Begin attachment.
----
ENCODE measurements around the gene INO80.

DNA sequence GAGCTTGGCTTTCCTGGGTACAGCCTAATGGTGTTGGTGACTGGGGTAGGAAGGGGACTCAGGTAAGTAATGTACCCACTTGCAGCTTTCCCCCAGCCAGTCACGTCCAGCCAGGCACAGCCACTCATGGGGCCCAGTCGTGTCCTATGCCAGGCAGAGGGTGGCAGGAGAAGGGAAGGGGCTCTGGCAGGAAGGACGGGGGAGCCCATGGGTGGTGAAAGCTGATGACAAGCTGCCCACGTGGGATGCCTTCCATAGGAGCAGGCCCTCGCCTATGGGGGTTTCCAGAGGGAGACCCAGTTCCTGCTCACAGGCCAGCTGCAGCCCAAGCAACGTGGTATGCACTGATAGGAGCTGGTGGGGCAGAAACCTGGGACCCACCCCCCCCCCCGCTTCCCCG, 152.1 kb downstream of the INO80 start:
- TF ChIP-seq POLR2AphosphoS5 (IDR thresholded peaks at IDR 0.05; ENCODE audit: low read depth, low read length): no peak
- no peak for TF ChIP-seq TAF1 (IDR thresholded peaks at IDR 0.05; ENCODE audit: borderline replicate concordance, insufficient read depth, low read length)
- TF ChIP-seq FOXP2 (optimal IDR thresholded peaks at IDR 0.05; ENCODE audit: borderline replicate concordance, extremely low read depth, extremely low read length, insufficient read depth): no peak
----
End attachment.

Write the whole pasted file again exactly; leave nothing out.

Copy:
ENCODE measurements around the gene INO80.

DNA sequence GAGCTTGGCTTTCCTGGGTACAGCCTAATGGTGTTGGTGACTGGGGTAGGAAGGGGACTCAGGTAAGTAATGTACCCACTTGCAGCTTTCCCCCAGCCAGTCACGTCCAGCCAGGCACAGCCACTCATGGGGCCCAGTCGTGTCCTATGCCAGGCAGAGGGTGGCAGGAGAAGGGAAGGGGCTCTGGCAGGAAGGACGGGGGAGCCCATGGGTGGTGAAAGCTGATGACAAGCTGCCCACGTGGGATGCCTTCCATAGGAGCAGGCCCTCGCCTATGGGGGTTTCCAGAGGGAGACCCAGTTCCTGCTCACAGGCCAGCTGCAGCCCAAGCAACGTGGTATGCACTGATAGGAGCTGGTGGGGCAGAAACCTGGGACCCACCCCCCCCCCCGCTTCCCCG, 152.1 kb downstream of the INO80 start:
- TF ChIP-seq POLR2AphosphoS5 (IDR thresholded peaks at IDR 0.05; ENCODE audit: low read depth, low read length): no peak
- no peak for TF ChIP-seq TAF1 (IDR thresholded peaks at IDR 0.05; ENCODE audit: borderline replicate concordance, insufficient read depth, low read length)
- TF ChIP-seq FOXP2 (optimal IDR thresholded peaks at IDR 0.05; ENCODE audit: borderline replicate concordance, extremely low read depth, extremely low read length, insufficient read depth): no peak